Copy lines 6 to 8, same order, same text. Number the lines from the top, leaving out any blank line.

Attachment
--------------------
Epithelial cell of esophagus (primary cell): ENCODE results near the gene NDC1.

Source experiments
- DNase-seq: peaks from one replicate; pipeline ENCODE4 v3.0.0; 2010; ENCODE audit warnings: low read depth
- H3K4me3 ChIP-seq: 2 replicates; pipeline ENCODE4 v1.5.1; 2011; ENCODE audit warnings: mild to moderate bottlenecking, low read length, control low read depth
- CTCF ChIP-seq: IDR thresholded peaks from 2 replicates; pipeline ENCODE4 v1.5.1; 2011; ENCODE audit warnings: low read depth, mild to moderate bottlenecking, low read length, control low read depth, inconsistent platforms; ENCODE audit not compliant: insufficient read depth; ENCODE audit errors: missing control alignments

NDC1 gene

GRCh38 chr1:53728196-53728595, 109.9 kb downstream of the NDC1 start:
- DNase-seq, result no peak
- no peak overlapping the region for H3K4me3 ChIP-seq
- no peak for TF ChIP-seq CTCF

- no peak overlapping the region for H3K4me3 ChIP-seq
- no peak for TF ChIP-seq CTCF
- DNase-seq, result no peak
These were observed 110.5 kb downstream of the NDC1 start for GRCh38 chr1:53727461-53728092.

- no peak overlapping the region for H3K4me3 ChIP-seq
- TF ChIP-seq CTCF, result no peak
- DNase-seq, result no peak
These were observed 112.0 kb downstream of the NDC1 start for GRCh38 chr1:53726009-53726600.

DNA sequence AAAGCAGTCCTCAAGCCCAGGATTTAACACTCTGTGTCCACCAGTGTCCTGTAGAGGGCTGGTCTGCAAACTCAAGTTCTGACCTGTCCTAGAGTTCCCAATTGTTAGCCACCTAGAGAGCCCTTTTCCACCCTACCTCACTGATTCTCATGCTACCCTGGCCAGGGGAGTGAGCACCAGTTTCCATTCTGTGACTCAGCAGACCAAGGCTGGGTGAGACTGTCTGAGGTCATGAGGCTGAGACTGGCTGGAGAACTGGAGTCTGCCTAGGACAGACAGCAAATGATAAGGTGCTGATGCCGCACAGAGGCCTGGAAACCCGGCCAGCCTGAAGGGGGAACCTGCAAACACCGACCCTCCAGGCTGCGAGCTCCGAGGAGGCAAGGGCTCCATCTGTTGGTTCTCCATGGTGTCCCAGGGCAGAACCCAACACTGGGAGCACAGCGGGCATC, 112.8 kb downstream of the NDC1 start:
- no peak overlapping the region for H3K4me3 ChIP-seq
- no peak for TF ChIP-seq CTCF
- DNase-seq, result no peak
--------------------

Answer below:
NDC1 gene

GRCh38 chr1:53728196-53728595, 109.9 kb downstream of the NDC1 start:
- DNase-seq, result no peak